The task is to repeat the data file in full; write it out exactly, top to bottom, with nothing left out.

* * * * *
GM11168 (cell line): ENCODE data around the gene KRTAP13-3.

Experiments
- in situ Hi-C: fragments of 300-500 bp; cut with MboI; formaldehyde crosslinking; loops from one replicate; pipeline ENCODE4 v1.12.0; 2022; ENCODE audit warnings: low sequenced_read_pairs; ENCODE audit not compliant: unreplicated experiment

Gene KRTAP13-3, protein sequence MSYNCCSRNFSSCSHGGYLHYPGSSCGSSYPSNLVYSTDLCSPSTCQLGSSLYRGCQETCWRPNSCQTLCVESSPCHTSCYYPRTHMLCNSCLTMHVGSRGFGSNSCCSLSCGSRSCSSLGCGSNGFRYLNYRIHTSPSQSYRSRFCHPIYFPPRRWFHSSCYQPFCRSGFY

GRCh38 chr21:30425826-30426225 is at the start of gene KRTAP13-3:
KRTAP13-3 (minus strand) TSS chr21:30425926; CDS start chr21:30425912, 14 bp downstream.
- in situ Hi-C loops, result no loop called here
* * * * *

GM11168 (cell line): ENCODE data around the gene KRTAP13-3.

Experiments
- in situ Hi-C: fragments of 300-500 bp; cut with MboI; formaldehyde crosslinking; loops from one replicate; pipeline ENCODE4 v1.12.0; 2022; ENCODE audit warnings: low sequenced_read_pairs; ENCODE audit not compliant: unreplicated experiment

Gene KRTAP13-3, protein sequence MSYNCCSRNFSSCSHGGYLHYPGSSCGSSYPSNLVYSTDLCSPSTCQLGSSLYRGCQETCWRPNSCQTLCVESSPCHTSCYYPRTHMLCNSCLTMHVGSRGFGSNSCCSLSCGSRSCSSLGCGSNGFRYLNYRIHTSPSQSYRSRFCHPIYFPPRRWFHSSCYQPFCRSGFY

GRCh38 chr21:30425826-30426225 is at the start of gene KRTAP13-3:
KRTAP13-3 (minus strand) TSS chr21:30425926; CDS start chr21:30425912, 14 bp downstream.
- in situ Hi-C loops, result no loop called here